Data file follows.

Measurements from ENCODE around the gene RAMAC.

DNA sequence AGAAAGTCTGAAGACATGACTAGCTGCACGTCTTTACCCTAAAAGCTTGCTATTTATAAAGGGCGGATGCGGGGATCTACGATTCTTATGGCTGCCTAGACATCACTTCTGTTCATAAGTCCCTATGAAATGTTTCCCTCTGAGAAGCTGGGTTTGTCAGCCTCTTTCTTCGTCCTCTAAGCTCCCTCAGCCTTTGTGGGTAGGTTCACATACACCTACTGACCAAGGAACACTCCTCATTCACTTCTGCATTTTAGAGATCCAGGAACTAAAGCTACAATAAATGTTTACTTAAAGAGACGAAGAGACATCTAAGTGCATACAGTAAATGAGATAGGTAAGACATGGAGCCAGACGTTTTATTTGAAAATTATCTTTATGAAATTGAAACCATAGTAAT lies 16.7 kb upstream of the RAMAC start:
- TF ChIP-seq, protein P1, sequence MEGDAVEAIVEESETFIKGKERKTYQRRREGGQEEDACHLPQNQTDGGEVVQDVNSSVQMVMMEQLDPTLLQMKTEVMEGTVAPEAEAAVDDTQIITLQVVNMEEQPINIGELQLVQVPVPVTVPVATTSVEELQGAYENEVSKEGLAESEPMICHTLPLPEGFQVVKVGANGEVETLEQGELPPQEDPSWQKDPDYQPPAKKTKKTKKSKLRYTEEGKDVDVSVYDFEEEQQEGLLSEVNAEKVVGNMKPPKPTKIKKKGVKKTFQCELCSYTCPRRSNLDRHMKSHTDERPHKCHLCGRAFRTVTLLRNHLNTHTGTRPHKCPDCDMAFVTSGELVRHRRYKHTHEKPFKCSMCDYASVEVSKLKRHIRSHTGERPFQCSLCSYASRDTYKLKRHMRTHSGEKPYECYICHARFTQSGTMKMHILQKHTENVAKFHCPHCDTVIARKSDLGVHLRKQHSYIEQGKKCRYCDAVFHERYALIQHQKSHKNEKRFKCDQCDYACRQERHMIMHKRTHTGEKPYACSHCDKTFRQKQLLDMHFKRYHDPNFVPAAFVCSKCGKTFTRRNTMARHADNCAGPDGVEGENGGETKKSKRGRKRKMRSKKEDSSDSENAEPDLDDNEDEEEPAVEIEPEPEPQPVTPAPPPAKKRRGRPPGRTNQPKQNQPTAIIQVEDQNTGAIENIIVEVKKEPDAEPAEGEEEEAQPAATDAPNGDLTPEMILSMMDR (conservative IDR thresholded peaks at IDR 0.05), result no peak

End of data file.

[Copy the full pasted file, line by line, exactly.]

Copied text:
Measurements from ENCODE around the gene RAMAC.

DNA sequence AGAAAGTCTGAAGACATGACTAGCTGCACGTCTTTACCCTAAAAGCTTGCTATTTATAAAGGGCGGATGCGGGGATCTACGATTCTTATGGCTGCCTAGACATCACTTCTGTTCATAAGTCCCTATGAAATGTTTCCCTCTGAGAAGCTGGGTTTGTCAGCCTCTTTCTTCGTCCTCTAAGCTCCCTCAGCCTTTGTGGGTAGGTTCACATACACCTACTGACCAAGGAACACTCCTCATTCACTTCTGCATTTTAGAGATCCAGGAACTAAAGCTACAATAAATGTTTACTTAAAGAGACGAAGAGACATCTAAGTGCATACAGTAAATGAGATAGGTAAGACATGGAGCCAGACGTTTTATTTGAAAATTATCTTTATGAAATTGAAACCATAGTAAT lies 16.7 kb upstream of the RAMAC start:
- TF ChIP-seq, protein P1, sequence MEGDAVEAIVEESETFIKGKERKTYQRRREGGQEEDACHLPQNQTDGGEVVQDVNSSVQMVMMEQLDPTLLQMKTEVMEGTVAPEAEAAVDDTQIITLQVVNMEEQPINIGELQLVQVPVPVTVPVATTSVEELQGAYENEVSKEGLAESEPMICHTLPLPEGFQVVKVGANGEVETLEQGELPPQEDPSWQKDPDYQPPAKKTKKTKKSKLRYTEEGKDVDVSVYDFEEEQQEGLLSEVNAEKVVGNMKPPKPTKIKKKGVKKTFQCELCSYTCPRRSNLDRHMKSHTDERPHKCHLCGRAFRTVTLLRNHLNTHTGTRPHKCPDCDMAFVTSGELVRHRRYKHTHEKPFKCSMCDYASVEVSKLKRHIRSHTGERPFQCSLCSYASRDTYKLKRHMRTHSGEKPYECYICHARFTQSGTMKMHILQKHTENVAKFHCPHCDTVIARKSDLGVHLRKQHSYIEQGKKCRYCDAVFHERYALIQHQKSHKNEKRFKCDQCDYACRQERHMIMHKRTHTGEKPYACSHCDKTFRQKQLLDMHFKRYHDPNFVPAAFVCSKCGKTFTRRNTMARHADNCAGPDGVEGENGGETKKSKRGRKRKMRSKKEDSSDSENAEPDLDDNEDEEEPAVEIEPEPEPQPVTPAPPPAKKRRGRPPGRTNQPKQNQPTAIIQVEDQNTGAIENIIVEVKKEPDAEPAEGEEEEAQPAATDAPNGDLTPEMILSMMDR (conservative IDR thresholded peaks at IDR 0.05), result no peak